Twenty on a Thursday

As a would-be Revolutionist, you cannot allow yourselves to simply be “blown about” by every little wind of certainty.

 

 

A sore-head-City definition: Greed, one of civilization’s better alarm clocks.  “Get up, get up, it’s seven o’clock; goodbye Morpheus, Hello Dow & Jones.”

 

 

‘Tis been said that “Man is born free, but is everywhere in chains,” and I expound: “Change was born dollars and pounds, but is everywhere in nickels and dimes.”  “I say, pardon me, but can you break my twenty?  Not A twenty, but MY twenty.”

 

 

Your Revolutionist conduct of today will be forgotten tomorrow.

Behave as a Revolutionist, nonetheless.

 

 

Heard a man in the City, express his concern over the fact that opposites do not seem to always receive equal coverage.  For instance, he noted that store signs that say, “Open, Come In,” never on the reverse side read, “Closed, Go Away.”

J.

Worth Doing Wednesday

Expansion in motion is in having Man continually mis-identify the foe; as in mistaking genetic balls for cultural serves.

 

 

Those outside a particular dance can never understand or appreciate the intricate, subtle steps involved between the partners.  The Peoples of one State are astounded and filled with wonder at how their neighbors tolerate their unruly monarch.  (I know you say you want to understand the exotic and the unexplored, but few are the reptilian anthropologists who actually participate in the Exchange Student program with the snakes.)

 

 

There are some things worth doing that are not worth setting out to do.

 

 

Wearing the garb of a “wise one,” an ole feller strode up to the edge of the village and loudly proclaimed, “I do not expect to come here and be able to sell you a parcel of warts and boils,” and subsequent events proved him correct.

 

 

There was a certain City Doctor of Melancholy, I mean, Philosophy, who conjectured that, “If one becomes TOO boring, one could cause it in others.”  Heavens!

J.

Thoughts for a Tuesday

A tragedy is a terrible thing to waste.

 

 

There are no certainties in the City, (and only a couple in the Bushes).

 

 

You don’t actually “give” something if you first calculate its cost to you.

 

 

Ancestral voices, via their cellular phones, persistently cry out, “Over here, look over here!”

 

 

If you ever want to try and treat yourself for an ill, abandon any interest in its cause.

 

 

And finally, Remember:  They are flawed, you are subject to transient systemic anomalies.

J.

Your Feelings Toward Feelings

Perhaps, surely, hopefully even, we can once again “set to rest,” permanently “put aside,” give the “final statement” already, in the updating of that hoary ole, yellow-fuzzy chestnut regarding the assumed self-proof of “Man’s existence,” and firmly, although, strongly declare, “I am, therefore I am!”  Case closed, thank you so much.

 

 

The unrecognized trouble with trying to “learn from history,” is that it’s always someone else’s history.

 

 

There IS one possession that encompasses all beauty, and usefulness; the sole possession everyone wants and needs; the possession that would make everyone happy.  There is, of course, one small problem in obtaining this possession…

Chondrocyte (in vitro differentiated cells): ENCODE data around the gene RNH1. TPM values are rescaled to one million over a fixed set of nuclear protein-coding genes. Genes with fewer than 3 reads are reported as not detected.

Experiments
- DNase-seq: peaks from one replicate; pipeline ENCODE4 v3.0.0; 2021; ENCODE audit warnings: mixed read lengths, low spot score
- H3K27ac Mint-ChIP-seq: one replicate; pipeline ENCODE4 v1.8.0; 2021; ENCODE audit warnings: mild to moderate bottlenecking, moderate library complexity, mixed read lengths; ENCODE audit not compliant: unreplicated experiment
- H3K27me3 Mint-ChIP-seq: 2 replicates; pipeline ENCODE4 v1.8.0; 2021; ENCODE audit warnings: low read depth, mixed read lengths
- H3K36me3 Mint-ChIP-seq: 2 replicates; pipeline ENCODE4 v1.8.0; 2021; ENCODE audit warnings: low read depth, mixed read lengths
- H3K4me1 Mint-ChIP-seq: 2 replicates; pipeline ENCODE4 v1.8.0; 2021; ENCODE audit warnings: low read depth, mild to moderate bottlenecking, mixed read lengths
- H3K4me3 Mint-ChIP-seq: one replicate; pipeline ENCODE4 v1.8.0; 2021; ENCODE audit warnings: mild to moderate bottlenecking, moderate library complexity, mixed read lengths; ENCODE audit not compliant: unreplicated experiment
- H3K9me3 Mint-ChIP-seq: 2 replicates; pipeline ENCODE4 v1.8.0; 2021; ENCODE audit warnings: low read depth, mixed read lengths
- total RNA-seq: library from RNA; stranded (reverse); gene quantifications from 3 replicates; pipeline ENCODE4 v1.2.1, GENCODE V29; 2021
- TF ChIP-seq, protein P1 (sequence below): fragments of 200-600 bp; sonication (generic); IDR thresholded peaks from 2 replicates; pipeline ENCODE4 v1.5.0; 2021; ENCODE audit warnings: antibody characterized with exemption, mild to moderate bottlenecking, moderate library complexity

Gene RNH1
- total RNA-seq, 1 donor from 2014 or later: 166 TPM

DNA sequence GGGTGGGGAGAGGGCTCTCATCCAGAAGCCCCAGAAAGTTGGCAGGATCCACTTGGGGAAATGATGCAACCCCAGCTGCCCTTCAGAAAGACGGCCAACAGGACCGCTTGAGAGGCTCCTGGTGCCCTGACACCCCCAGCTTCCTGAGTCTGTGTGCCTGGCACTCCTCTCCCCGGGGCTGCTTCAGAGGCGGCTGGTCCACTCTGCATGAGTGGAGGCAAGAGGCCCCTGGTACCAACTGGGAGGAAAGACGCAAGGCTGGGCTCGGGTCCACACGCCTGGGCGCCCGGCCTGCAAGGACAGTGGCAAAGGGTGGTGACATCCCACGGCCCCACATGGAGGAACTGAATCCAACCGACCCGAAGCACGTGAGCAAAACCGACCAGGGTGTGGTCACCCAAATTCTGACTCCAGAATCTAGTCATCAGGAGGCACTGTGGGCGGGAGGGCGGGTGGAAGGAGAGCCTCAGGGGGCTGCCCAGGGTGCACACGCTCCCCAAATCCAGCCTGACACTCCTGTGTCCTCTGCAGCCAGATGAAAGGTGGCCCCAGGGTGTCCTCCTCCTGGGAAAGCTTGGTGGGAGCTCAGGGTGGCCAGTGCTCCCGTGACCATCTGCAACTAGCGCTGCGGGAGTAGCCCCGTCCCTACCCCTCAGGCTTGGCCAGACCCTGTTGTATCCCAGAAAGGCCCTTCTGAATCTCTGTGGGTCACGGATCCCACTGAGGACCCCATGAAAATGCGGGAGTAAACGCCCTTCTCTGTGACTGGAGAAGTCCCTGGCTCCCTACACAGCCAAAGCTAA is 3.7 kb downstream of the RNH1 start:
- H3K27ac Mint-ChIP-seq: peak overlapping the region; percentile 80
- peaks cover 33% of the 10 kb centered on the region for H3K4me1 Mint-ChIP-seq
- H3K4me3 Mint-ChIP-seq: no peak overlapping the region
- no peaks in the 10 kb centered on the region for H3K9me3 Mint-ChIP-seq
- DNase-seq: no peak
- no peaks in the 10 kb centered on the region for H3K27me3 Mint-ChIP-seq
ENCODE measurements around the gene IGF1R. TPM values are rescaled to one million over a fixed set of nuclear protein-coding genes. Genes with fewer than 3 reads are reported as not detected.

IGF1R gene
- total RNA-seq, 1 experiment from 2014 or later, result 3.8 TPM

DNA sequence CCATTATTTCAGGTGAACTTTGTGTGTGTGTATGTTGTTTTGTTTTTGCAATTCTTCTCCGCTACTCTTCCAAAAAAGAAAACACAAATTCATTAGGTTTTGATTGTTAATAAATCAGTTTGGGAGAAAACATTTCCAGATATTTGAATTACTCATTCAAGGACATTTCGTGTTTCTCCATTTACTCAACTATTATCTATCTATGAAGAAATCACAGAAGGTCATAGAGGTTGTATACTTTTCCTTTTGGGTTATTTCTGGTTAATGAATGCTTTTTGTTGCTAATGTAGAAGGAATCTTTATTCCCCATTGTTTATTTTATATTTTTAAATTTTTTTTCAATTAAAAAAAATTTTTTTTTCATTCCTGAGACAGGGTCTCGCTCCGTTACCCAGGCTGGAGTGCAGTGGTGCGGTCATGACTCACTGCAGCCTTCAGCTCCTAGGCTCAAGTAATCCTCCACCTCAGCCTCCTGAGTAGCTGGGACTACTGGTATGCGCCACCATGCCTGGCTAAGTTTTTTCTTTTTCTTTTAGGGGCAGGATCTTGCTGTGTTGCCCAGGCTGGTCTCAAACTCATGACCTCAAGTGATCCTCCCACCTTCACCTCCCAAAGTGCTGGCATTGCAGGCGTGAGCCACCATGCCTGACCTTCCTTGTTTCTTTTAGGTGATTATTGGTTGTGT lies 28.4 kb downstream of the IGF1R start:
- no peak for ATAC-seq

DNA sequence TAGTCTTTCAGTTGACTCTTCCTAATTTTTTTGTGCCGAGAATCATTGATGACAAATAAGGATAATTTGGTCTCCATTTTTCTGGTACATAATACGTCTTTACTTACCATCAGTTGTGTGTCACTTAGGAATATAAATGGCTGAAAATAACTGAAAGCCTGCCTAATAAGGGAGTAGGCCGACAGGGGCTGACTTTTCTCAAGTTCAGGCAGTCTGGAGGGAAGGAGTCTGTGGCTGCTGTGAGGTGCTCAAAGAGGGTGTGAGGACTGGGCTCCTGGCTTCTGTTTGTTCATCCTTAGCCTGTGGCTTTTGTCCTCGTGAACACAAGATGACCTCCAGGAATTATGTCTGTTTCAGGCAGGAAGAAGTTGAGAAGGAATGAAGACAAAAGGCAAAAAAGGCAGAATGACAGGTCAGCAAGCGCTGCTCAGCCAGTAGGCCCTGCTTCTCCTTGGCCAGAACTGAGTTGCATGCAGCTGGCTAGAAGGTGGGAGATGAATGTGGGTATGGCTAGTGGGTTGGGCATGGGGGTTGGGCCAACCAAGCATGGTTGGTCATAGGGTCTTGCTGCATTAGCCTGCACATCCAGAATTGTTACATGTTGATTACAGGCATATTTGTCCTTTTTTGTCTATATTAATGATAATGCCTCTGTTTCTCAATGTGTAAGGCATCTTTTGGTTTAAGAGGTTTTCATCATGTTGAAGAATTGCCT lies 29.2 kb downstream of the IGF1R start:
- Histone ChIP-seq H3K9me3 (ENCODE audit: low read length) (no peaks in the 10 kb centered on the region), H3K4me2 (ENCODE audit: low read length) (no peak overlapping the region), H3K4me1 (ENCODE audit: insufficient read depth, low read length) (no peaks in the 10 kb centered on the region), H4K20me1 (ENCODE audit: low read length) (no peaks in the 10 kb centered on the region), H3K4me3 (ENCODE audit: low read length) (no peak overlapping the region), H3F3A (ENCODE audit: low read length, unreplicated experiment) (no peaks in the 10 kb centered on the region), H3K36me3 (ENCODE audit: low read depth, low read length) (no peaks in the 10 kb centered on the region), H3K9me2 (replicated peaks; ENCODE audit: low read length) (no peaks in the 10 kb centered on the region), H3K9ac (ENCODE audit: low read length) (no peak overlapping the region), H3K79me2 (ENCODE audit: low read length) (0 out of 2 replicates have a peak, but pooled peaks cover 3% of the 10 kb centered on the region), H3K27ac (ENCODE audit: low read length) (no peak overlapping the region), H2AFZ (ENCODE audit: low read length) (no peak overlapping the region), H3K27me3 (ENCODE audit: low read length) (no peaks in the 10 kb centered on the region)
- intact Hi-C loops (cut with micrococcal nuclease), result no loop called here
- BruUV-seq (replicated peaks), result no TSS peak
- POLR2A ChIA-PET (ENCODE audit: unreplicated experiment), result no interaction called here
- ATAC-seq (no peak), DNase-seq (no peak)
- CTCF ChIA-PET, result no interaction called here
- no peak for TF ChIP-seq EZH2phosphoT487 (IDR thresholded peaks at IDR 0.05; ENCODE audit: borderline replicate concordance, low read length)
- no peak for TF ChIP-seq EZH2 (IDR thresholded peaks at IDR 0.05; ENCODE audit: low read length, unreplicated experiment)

Here’s another one on which I refuse to comment, (I just report ‘em ma’am).  I heard an hombre conclude a discussion by soundly insisting that, “What we need today is a good neural prophylactic.”

 

 

Your feelings toward what-you-feel, is the glue binding your energy to your mass.

J.

Dreamscape

You may have some revolutionary potential if your daytime dreams start to become as free and surprising as everyone else’s nocturnal versions.

 

 

Would it be harder for 50 people to double their number, than for a group of 10 to do so?  Surely it would be five times as hard…except that it would be easier, since they would have 40 more people to help.  (Is this one of those trick, City questions?)

 

 

In a battle between chemical and electrical forces, I am not prepared to tell you who will win, but I can tell you who will be a casualty, and it’s not either of the two combatants.

 

 

Beware, the housecoats of the mind.

J.

 

Stay on the Move

No explication, or comment to follow:

In the heat of an argument, I heard one City chap accuse another by the invective of declaring, “You’re nothing but a commuter brain.”

 

 

Whenever you find yourself temporarily stuck in the City, at least stay on the move.

 

 

City ways, continued:

They will erect statues, buildings, and bridges to a dead man they wouldn’t say “Hi” to alive.

 

 

C & D can hold hands floating through the Tunnel of Love, while it is E that owns the carnival.

 

 

The answer to all of Man’s unanswerable questions is in his unrecognized captivity to a world of incomplete dimensions.  All mysteries would be as plain as sweet potatoes if Man could see the full dimension of things.  The unknown is simply Man’s best view of incomplete pictures; his conception of imperfect info.

J.

Real Power

Part of why dead men and their ideas are kept alive and revered is so that some of the living can make their living there from.

 

 

Real power
is silent.

 

 

It can be noted that for those of the City seeking the time and space to pursue new age, higher spiritual matters, the proper defense against the negative vibrations of their neighbors not so involved is a smile, a kind word, and a 44 magnum.  (In the City, half way measures will only get you half way.)

 

 

Those engaged in intergalactic, inner species travel, should always carry their Beaver Card.

 

 

In the land of 3-D, time does not cure everything; for even should you store it deep, keep it cool, and long let it lay, polyester will not ripen into silk.  (But do remember that it IS only 3-D stuff that is impossible in 3-D-land.)

J.

Catch Your Breath

The only question to a Real Revolutionist is whether he will “do it or not.”  No question of degree, or comparison with how it has been done by others, just the simple matter of whether he will do it, or not.  (Only those not going to “do it,” even entertain questions of possibility, and the fashions and quality of actually “doing it.”)